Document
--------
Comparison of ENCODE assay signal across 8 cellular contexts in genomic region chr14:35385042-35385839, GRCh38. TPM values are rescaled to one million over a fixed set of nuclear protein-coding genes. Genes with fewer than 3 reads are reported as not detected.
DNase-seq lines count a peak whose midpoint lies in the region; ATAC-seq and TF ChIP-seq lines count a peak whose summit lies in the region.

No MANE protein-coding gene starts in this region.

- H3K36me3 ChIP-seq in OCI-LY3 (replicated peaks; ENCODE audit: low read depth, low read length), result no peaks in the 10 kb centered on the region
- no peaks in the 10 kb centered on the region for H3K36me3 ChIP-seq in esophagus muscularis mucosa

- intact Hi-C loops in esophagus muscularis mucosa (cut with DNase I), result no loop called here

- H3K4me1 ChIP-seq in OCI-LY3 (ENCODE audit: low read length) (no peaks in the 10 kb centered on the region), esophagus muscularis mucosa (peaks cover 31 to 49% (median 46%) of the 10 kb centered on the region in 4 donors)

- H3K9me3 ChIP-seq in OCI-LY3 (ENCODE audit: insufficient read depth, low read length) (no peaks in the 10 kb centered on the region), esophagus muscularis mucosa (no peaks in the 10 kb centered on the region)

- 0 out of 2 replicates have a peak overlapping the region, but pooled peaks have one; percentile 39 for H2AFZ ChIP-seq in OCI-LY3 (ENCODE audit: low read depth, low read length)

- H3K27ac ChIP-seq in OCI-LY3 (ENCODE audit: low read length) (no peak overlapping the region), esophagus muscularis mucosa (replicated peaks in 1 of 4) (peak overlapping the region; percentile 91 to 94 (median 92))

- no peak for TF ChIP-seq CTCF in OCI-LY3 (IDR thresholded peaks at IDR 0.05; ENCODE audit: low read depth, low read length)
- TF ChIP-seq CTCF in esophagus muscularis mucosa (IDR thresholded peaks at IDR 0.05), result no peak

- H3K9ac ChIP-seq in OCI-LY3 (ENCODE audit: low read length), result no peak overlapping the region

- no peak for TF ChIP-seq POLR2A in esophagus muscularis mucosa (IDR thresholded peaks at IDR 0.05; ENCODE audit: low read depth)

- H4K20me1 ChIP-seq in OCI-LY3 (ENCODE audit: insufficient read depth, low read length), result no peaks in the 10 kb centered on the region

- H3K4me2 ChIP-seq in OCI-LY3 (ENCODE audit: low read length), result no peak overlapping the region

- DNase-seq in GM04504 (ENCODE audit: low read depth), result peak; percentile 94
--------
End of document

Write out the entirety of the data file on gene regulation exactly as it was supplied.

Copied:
Comparison of ENCODE assay signal across 8 cellular contexts in genomic region chr14:35385042-35385839, GRCh38. TPM values are rescaled to one million over a fixed set of nuclear protein-coding genes. Genes with fewer than 3 reads are reported as not detected.
DNase-seq lines count a peak whose midpoint lies in the region; ATAC-seq and TF ChIP-seq lines count a peak whose summit lies in the region.

No MANE protein-coding gene starts in this region.

- H3K36me3 ChIP-seq in OCI-LY3 (replicated peaks; ENCODE audit: low read depth, low read length), result no peaks in the 10 kb centered on the region
- no peaks in the 10 kb centered on the region for H3K36me3 ChIP-seq in esophagus muscularis mucosa

- intact Hi-C loops in esophagus muscularis mucosa (cut with DNase I), result no loop called here

- H3K4me1 ChIP-seq in OCI-LY3 (ENCODE audit: low read length) (no peaks in the 10 kb centered on the region), esophagus muscularis mucosa (peaks cover 31 to 49% (median 46%) of the 10 kb centered on the region in 4 donors)

- H3K9me3 ChIP-seq in OCI-LY3 (ENCODE audit: insufficient read depth, low read length) (no peaks in the 10 kb centered on the region), esophagus muscularis mucosa (no peaks in the 10 kb centered on the region)

- 0 out of 2 replicates have a peak overlapping the region, but pooled peaks have one; percentile 39 for H2AFZ ChIP-seq in OCI-LY3 (ENCODE audit: low read depth, low read length)

- H3K27ac ChIP-seq in OCI-LY3 (ENCODE audit: low read length) (no peak overlapping the region), esophagus muscularis mucosa (replicated peaks in 1 of 4) (peak overlapping the region; percentile 91 to 94 (median 92))

- no peak for TF ChIP-seq CTCF in OCI-LY3 (IDR thresholded peaks at IDR 0.05; ENCODE audit: low read depth, low read length)
- TF ChIP-seq CTCF in esophagus muscularis mucosa (IDR thresholded peaks at IDR 0.05), result no peak

- H3K9ac ChIP-seq in OCI-LY3 (ENCODE audit: low read length), result no peak overlapping the region

- no peak for TF ChIP-seq POLR2A in esophagus muscularis mucosa (IDR thresholded peaks at IDR 0.05; ENCODE audit: low read depth)

- H4K20me1 ChIP-seq in OCI-LY3 (ENCODE audit: insufficient read depth, low read length), result no peaks in the 10 kb centered on the region

- H3K4me2 ChIP-seq in OCI-LY3 (ENCODE audit: low read length), result no peak overlapping the region

- DNase-seq in GM04504 (ENCODE audit: low read depth), result peak; percentile 94